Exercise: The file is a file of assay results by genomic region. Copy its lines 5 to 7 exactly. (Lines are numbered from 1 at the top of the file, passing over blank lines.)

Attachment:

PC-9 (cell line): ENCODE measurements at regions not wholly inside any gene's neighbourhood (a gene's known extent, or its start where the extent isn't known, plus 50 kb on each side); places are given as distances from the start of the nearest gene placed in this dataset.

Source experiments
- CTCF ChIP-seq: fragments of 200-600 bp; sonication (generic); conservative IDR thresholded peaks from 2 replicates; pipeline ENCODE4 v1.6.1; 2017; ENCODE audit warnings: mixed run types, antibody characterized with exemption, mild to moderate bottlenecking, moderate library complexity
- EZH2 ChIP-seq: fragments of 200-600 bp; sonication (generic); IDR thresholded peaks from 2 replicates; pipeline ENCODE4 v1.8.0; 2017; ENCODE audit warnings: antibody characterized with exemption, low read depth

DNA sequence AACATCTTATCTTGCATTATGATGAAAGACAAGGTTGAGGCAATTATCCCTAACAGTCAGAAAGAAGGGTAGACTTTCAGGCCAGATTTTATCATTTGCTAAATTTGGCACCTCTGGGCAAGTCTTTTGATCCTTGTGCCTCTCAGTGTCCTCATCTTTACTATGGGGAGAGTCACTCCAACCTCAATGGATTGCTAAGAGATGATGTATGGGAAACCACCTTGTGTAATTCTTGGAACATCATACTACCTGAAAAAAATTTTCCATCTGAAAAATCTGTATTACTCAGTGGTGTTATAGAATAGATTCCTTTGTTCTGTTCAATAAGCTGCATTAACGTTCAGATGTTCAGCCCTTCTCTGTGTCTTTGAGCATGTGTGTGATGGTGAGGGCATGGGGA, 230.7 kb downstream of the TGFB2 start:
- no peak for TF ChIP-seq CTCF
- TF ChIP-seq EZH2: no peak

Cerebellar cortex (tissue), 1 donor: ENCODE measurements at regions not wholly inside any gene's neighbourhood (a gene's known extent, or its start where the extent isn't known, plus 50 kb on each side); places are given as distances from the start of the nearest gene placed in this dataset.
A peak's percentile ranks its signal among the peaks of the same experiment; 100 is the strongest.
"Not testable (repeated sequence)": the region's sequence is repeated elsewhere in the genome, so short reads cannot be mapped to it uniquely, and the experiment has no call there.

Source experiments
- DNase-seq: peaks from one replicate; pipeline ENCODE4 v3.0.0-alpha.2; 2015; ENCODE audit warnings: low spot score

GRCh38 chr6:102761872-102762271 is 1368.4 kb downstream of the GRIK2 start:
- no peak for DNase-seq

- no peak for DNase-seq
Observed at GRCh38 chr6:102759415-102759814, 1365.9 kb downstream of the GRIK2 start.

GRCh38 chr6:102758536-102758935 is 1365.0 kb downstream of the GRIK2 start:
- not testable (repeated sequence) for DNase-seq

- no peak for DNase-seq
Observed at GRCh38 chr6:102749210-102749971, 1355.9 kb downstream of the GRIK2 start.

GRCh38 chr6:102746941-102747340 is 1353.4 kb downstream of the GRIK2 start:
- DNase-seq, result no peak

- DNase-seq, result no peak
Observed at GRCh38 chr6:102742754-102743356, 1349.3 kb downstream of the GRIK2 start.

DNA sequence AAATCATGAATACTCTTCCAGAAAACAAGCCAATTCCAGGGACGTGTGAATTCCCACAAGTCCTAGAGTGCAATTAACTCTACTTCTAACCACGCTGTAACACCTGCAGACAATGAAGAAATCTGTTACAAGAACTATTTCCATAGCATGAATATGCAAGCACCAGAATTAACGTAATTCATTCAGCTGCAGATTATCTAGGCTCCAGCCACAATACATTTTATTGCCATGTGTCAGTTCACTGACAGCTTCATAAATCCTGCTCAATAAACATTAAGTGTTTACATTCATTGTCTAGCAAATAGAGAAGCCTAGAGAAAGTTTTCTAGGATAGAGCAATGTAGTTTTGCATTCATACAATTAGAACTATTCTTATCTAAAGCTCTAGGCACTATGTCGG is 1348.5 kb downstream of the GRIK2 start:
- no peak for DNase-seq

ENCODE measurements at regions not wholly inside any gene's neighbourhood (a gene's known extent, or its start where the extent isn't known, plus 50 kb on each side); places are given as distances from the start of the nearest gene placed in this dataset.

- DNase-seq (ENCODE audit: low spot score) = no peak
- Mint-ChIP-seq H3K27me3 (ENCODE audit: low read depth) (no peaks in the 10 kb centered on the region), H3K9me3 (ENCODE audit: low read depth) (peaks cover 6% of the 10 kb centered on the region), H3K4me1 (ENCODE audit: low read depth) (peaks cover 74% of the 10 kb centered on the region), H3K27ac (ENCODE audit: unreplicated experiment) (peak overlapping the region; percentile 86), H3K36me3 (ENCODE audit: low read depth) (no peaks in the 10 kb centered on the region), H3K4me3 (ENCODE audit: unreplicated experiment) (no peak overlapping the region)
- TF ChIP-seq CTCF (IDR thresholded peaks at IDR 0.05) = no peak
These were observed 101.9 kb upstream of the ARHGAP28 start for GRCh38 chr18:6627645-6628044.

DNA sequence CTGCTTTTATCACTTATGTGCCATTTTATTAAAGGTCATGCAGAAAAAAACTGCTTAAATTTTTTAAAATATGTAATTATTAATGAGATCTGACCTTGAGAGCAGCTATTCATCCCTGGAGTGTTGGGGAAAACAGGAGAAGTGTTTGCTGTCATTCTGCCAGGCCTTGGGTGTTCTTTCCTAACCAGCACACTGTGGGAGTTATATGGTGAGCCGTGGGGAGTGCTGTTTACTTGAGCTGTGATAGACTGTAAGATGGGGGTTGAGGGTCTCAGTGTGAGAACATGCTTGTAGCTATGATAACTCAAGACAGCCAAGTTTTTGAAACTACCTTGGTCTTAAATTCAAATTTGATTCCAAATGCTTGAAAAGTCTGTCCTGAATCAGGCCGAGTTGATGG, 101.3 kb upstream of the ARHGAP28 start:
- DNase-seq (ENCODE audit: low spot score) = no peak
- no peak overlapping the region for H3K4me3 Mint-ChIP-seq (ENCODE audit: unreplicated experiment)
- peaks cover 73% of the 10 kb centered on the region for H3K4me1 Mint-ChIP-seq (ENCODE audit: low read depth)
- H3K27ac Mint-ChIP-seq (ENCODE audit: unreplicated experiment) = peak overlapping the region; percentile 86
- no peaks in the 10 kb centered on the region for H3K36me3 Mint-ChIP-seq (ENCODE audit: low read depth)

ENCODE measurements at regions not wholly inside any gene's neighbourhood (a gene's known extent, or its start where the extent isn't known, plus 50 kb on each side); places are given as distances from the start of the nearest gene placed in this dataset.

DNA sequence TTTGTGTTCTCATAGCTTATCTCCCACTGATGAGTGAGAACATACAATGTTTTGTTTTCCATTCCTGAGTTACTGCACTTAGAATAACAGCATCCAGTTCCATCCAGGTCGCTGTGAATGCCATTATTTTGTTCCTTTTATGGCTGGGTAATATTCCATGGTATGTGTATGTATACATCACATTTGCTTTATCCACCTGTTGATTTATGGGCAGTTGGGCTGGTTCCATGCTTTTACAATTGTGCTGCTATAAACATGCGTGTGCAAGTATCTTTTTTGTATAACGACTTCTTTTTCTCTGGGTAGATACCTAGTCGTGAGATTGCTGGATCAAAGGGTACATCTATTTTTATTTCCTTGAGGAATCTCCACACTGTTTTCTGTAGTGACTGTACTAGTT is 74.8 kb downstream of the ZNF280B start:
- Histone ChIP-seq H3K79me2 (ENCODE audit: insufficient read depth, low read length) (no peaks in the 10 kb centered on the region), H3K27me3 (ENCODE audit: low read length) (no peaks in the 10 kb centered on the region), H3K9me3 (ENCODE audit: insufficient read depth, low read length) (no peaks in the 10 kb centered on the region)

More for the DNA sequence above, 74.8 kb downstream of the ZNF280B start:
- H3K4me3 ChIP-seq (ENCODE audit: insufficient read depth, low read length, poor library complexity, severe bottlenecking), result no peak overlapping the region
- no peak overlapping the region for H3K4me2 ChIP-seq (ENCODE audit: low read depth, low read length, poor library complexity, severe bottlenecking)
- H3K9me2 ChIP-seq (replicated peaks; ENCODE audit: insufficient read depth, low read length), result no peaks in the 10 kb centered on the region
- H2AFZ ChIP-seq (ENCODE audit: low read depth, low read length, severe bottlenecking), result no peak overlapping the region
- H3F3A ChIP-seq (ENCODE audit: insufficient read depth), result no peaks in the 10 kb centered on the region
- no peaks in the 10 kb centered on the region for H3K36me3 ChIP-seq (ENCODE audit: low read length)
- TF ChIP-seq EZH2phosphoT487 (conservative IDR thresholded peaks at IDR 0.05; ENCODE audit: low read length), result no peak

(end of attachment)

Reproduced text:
DNA sequence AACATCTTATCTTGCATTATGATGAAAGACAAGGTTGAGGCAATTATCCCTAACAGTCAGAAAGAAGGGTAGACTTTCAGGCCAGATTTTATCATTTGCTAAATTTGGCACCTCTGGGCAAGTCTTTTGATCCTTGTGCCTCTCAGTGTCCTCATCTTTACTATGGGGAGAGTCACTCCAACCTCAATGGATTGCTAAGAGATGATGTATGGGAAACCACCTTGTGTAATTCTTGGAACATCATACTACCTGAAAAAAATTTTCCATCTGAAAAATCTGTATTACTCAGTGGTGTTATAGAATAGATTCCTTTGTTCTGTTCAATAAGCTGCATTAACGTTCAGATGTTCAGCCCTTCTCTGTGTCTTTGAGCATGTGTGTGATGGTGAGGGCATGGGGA, 230.7 kb downstream of the TGFB2 start:
- no peak for TF ChIP-seq CTCF
- TF ChIP-seq EZH2: no peak